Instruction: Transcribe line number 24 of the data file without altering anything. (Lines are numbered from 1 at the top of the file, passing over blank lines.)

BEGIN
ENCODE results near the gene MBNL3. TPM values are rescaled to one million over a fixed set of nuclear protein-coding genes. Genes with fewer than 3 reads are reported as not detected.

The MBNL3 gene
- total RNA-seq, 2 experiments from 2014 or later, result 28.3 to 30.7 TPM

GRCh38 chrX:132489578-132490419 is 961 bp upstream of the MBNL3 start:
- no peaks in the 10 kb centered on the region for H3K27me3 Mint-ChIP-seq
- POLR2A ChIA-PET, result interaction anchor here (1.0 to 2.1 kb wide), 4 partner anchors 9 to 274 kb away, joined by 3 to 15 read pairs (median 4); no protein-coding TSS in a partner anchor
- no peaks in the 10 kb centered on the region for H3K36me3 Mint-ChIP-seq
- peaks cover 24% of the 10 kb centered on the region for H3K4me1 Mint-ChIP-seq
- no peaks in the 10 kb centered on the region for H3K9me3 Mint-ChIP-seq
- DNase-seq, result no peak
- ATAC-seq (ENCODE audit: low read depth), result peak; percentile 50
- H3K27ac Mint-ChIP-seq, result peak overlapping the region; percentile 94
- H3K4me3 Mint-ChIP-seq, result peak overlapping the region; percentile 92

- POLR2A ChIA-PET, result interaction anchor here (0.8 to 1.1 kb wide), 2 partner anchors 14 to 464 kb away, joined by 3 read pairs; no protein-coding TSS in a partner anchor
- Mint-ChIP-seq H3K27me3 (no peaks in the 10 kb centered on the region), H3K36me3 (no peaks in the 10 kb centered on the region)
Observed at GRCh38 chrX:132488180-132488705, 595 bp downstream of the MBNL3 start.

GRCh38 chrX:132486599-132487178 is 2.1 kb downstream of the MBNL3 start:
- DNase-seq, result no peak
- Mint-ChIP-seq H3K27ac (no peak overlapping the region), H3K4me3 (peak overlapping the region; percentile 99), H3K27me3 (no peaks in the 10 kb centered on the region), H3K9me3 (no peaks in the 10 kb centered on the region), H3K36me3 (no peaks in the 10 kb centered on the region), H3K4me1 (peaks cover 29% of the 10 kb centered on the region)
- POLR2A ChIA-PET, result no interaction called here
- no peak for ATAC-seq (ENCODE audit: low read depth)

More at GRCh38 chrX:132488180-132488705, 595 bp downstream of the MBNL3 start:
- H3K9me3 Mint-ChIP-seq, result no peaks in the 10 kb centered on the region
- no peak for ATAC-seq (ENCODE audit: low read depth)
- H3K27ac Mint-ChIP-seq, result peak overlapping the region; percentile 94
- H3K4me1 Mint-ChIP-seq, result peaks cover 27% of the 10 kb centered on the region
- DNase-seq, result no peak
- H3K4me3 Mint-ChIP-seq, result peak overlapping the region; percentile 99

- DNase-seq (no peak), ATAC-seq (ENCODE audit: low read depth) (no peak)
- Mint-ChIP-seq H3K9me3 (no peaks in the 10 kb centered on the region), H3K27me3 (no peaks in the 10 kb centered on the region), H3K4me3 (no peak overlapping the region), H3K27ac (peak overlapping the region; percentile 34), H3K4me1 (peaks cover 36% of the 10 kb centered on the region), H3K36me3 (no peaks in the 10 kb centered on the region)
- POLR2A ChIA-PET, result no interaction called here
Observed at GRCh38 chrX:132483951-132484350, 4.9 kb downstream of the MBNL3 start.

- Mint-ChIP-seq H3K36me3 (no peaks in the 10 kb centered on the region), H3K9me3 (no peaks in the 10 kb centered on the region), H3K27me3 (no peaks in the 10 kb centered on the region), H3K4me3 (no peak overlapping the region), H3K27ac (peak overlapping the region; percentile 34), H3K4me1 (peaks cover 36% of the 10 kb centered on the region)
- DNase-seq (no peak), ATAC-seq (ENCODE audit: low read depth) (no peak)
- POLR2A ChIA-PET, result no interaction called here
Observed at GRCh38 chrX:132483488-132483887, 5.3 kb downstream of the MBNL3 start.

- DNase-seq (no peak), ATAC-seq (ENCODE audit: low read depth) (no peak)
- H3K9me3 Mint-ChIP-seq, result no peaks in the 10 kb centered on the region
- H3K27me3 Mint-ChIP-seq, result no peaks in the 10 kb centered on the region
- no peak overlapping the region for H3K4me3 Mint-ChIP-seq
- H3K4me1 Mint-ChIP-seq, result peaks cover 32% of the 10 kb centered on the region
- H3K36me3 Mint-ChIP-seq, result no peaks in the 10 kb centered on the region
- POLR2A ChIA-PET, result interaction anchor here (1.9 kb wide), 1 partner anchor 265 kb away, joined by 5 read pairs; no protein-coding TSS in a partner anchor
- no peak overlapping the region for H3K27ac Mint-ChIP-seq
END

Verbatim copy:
- no peak for ATAC-seq (ENCODE audit: low read depth)